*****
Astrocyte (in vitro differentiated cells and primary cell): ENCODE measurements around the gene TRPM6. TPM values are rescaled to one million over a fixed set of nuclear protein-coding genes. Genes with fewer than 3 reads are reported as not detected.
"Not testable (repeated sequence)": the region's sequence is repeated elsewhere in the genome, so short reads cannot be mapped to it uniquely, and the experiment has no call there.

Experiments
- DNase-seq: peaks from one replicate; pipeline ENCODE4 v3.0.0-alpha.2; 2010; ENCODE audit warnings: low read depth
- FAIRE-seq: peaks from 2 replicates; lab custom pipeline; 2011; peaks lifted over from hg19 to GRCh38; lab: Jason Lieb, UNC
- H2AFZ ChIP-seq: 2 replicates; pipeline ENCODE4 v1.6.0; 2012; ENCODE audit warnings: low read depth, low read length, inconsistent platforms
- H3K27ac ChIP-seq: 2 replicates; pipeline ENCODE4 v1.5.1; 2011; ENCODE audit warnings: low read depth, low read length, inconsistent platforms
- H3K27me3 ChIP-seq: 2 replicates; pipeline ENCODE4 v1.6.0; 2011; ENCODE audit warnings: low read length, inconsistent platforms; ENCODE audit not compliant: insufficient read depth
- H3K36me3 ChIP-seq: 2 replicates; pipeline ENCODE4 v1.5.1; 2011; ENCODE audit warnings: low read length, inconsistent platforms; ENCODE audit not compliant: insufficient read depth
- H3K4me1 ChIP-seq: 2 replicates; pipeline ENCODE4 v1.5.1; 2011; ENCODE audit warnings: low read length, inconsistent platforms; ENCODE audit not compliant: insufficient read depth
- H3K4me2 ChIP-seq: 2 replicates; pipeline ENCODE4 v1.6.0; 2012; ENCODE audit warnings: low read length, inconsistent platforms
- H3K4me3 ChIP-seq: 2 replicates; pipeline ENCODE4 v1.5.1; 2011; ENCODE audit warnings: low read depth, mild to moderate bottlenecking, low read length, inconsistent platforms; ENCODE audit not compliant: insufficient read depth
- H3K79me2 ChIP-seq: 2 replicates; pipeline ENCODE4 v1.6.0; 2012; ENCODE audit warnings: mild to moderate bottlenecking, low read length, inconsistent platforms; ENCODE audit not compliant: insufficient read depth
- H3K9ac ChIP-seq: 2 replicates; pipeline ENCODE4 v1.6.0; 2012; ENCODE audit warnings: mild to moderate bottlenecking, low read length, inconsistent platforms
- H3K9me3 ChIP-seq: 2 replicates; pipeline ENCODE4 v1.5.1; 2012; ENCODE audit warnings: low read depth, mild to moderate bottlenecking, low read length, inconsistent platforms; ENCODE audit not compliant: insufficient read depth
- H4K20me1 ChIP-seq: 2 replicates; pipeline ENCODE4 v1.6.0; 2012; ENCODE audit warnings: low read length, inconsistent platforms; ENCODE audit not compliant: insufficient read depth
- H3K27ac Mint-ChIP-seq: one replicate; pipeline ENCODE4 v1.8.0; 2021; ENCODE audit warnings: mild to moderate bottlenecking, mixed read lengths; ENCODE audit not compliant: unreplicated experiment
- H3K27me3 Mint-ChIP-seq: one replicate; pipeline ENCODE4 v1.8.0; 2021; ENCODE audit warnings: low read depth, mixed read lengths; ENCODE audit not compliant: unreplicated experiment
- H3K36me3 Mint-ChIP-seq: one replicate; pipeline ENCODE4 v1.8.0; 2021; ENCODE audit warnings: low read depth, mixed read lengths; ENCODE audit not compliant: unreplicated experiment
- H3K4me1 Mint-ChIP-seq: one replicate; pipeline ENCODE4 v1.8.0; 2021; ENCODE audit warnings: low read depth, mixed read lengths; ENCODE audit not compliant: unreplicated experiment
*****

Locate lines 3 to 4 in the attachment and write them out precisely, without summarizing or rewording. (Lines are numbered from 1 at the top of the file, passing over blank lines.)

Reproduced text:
Experiments
- DNase-seq: peaks from one replicate; pipeline ENCODE4 v3.0.0-alpha.2; 2010; ENCODE audit warnings: low read depth